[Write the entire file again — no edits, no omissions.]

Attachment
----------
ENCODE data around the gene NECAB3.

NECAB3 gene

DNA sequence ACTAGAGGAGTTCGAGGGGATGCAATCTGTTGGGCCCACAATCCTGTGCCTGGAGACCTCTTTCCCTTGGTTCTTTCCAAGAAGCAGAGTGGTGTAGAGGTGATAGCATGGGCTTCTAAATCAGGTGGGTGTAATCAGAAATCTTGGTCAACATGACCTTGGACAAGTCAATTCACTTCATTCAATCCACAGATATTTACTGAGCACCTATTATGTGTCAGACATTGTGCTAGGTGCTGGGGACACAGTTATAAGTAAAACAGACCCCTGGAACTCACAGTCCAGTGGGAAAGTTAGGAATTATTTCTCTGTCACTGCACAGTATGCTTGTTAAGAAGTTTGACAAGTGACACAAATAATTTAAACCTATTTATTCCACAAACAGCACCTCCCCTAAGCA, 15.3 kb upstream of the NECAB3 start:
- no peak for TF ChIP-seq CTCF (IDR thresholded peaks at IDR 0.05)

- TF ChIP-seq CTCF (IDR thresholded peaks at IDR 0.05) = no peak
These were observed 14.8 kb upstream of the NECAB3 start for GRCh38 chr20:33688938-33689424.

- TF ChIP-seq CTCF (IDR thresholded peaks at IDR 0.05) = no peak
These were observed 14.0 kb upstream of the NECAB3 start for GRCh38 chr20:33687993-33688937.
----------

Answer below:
ENCODE data around the gene NECAB3.

NECAB3 gene

DNA sequence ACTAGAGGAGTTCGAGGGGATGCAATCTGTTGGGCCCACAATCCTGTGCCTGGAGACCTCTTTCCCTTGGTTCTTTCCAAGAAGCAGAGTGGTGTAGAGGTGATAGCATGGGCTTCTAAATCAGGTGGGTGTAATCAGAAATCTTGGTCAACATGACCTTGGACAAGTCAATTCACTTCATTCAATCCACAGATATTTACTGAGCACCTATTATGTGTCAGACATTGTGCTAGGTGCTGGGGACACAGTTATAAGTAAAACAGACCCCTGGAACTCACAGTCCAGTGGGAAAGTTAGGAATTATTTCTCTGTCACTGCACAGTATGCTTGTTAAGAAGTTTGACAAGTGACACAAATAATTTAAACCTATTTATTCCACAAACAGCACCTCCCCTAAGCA, 15.3 kb upstream of the NECAB3 start:
- no peak for TF ChIP-seq CTCF (IDR thresholded peaks at IDR 0.05)

- TF ChIP-seq CTCF (IDR thresholded peaks at IDR 0.05) = no peak
These were observed 14.8 kb upstream of the NECAB3 start for GRCh38 chr20:33688938-33689424.

- TF ChIP-seq CTCF (IDR thresholded peaks at IDR 0.05) = no peak
These were observed 14.0 kb upstream of the NECAB3 start for GRCh38 chr20:33687993-33688937.